I was recently struck by a post by Emily Troscianko on her blog A Hunger Artist. In it, she talks about the importance of gaining weight to a fully healthy level (ie. to or above BMI 19) in order to fully recover from anorexia. Weight gain is a necessity, not an optional extra. Remaining underweight, is a way of appeasing the anorexia and leaves us ‘stuck’ in it. I suppose some people would say if a person remains underweight, they are in fact still ‘eating disordered’. It’s something I struggle to reconcile. I am still underweight and my eating habits aren’t ‘normal’, but they are normal for me and I can still work, run, talk to people and get on with life.
Being a fully healthy weight is something I have tried to avoid for a long time. I would like to fully recover, but not gain weight to a healthy level. I’d like to think I can maintain a low, but not health-threateningly low weight (if there is such a thing), and still be ‘ok’. I am better than I was. I am not glued to the radiator anymore, my hair doesn’t fall out. I can drink a glass of wine. I don’t feel completely ‘starved’. I am nowhere near as underweight as I was at my lowest weight.
But, I am still underweight, according to the numbers. For a long time, I have accepted this as normal. I’m ‘functioning, so I must be ‘fine’. I go out for meals, even if I do have to compensate to reduce my anxiety. I can exercise without feeling completely drained, I can eat quite a few foods with minimal stress. I have my own ways of eating and I know I sometimes compensate in other ways, but again, it’s normal for me. It’s how I manage to keep living my life without being completely isolated.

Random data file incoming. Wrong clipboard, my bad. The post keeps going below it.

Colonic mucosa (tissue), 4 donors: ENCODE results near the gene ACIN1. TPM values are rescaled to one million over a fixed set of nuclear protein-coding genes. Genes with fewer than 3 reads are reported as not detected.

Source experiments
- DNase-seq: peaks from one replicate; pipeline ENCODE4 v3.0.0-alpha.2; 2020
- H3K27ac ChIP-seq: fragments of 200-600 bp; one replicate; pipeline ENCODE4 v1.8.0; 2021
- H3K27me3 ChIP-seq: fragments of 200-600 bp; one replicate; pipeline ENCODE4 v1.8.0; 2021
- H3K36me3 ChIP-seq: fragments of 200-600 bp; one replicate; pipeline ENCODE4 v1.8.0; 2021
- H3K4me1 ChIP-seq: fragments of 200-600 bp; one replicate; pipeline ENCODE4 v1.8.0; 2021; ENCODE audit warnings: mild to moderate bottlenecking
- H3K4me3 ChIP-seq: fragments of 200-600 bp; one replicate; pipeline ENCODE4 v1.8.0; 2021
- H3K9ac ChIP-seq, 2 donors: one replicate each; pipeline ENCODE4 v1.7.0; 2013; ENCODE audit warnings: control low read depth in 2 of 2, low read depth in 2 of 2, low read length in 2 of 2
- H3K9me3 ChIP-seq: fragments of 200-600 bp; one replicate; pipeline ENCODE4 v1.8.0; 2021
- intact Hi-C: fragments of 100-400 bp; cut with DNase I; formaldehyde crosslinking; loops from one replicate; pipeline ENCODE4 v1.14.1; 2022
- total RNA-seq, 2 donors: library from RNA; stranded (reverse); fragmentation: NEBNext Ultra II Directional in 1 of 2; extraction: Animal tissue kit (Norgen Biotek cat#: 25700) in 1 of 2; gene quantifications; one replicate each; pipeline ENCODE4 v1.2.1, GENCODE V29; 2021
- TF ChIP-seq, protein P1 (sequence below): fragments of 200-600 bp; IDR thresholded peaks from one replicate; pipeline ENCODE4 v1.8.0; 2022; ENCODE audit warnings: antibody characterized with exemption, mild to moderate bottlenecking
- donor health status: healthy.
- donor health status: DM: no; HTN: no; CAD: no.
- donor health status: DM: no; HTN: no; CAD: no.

I didn’t make a conscious choice to remain underweight, it was more a consequence of how things worked out for me, coupled with the sense that I am ‘big enough’ (or too big) already. I found myself in a situation which seemed to give me permission to remain at a certain place. Events took place that without meaning to, strengthened the belief that I am either (a) fine as I am, or (b) I actually DO look bigger at a healthy weight than others. It is difficult to tell what is the ‘true’ perspective from inside your own mind. I don’t know whether a different rule does apply to me. So I err on the ‘safe’ side. I stay as I am. It looks like a choice not to gain more weight, and people have said that it is, but it doesn’t feel like it, because I already feel too big, most of the time. Any changes feel indulgent and unnecessary. I also don’t trust myself not to lose control completely.
However I do think people really need to hear that aiming for full recovery is completely allowed, and it is the only way that the eating disorder will ever completely lose it’s grip. But perhaps when other people do not have this expectation for you, it makes you feel it’s acceptable (or expected) to remain underweight, because you’re ‘better than you were’. But in my hopeful (more rational?) moments I know that a ‘properly’ healthy weight is ok, even desirable, and that ‘proper’ recovery involves being a normal weight, eating freely and feeling relaxed around food. It is more than just functioning. Believing it’s really ok for me, or that I get there and cope with it, might be a different matter.
Emily’s full blog post can be accessed here